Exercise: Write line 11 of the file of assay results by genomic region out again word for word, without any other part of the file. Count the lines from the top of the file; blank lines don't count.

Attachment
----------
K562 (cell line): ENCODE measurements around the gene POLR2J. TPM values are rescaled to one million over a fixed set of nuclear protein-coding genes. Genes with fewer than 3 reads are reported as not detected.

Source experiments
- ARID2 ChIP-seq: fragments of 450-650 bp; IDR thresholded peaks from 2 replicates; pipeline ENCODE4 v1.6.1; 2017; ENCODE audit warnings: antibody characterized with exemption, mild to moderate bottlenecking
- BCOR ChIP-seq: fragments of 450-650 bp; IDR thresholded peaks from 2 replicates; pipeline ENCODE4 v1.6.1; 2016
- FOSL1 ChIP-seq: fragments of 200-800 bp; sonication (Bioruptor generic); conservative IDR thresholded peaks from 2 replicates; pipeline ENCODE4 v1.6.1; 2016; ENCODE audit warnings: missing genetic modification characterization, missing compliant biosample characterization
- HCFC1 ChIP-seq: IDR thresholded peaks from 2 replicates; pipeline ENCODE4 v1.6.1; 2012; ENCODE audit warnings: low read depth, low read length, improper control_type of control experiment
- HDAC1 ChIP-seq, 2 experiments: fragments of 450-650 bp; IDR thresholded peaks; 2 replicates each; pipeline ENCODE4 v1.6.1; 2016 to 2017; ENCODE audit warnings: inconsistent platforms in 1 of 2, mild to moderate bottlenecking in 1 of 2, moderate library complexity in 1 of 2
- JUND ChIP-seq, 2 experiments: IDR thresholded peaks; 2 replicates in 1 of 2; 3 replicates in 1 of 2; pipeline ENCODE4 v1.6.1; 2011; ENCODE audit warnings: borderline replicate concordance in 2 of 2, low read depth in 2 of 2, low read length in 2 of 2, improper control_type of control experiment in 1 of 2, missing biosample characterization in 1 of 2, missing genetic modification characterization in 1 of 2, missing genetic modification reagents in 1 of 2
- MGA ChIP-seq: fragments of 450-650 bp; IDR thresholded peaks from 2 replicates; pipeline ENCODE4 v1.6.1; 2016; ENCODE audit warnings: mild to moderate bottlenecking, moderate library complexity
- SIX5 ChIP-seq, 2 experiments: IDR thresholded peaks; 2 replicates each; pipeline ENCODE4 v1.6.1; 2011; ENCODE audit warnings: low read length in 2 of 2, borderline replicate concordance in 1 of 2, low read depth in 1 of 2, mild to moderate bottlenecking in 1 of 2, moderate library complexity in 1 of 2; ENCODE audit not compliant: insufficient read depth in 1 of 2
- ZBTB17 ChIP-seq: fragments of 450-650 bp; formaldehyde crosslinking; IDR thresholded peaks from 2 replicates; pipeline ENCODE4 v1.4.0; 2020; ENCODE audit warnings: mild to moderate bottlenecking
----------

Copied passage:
- ZBTB17 ChIP-seq: fragments of 450-650 bp; formaldehyde crosslinking; IDR thresholded peaks from 2 replicates; pipeline ENCODE4 v1.4.0; 2020; ENCODE audit warnings: mild to moderate bottlenecking